APRA drops investigation into Westpac



The Australian Prudential Regulation Authority has closed an investigation into possible breaches of banking rules after Westpac’s failure to report transactions to the anti-money laundering regulator. The failure led to Westpac being slapped with the largest corporate fine in Australian history.

In a Friday statement, APRA said it had also ended an investigation into whether any current or former Westpac executives violated rules under the BEAR legislation, which governs executive behavior, The Australian reported. However, the regulator said it would keep in place an additional $1 billion capital add-on until the bank completes an undertaking to introduce a risk mitigation plan.

“Westpac remains subject to a court enforceable undertaking to implement an integrated risk governance remediation plan to uplift risk governance across its business with ongoing independent review over its progress,” APRA said. “The $1 billion operational risk add-on, which reflects the bank’s heightened operational risk profile, will also remain in place until Westpac completes its remediation under the CEU to APRA’s satisfaction.”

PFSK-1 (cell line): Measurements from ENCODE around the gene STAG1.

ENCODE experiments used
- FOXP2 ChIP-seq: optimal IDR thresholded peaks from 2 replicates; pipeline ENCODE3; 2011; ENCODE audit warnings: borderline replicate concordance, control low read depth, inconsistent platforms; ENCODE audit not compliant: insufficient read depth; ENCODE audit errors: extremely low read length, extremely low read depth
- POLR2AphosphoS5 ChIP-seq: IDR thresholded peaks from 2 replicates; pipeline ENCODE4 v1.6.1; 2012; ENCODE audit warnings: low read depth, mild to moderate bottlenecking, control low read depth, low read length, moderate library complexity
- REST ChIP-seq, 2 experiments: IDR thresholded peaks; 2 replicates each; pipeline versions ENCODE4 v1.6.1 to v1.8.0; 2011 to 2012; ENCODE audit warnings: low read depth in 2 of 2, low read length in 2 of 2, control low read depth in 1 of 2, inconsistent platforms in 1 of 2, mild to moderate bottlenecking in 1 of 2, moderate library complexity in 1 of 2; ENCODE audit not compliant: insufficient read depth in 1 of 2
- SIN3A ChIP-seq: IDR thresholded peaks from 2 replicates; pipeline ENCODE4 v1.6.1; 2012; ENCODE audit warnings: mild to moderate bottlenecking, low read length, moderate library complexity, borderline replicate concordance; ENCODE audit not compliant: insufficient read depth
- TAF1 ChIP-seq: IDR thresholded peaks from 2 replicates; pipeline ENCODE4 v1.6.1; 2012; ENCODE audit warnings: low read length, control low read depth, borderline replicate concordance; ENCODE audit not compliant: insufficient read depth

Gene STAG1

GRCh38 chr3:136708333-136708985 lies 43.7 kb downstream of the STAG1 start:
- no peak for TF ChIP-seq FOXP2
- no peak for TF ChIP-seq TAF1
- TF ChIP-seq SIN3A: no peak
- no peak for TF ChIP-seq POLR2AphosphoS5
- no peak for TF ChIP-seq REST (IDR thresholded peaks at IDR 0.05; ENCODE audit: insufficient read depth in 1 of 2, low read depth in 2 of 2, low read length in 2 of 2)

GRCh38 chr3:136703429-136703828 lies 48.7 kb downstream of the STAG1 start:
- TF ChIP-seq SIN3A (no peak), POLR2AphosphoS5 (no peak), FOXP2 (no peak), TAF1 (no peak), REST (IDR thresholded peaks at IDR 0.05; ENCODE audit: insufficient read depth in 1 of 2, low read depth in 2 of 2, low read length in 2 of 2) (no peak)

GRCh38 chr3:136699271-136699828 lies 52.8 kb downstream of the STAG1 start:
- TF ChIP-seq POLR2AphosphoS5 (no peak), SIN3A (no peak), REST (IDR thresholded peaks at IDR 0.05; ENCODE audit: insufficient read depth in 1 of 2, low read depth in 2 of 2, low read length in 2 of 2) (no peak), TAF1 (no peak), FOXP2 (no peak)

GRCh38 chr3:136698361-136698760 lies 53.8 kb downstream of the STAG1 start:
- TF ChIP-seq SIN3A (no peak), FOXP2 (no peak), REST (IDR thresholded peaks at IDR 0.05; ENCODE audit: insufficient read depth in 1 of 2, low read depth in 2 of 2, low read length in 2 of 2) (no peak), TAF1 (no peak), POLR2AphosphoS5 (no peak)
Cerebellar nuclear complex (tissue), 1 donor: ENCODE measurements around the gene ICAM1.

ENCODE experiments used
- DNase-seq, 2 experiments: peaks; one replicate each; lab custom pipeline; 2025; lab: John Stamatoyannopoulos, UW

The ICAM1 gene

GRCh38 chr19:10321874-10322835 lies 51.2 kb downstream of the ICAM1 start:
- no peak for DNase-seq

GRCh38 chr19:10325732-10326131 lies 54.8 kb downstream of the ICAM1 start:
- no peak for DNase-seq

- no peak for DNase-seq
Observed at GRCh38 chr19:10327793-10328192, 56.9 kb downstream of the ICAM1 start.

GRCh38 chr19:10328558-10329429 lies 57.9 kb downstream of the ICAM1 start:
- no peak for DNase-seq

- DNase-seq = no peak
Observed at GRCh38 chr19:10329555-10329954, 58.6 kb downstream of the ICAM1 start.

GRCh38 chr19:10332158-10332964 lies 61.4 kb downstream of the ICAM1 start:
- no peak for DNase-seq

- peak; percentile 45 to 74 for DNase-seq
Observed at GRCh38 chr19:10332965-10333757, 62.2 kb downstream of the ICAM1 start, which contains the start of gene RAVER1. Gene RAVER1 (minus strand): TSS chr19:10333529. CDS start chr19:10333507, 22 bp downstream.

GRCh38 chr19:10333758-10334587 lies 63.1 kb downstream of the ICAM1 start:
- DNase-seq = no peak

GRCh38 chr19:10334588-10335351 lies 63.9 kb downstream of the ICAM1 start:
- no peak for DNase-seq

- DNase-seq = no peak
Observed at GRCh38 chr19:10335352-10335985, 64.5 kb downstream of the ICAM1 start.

Westpac’s failure to report millions of money transfers to Austrac – including transfers that could be linked to child abuse in the Philippines – resulted in a $1.3 billion fine for the major bank last year, The Australian reported. The scandal also led to the ouster of CEO Brian Hartzer and chairman Lindsay Maxsted.

APRA’s decision to drop its investigation comes after a December decision by the Australian Securities and Investments Commission to end its own probe without taking action against Westpac. APRA deputy chair John Lonsdale said that the regulator would continue to monitor the bank until it deals satisfactorily with its cultural and governance issues.

Read more: ASIC drops charges against Westpac

“Although the investigation has not found evidence of breaches of the Banking Act or the BEAR, APRA remains determined to ensure Westpac rectifies its risk governance weaknesses effectively and sustainably,” he said. “Under the enforceable undertaking, Westpac has clearly defined executive and board accountabilities for the implementation of its integrated risk governance remediation plan. APRA will be holding Westpac to account for the delivery of the required improvements.”

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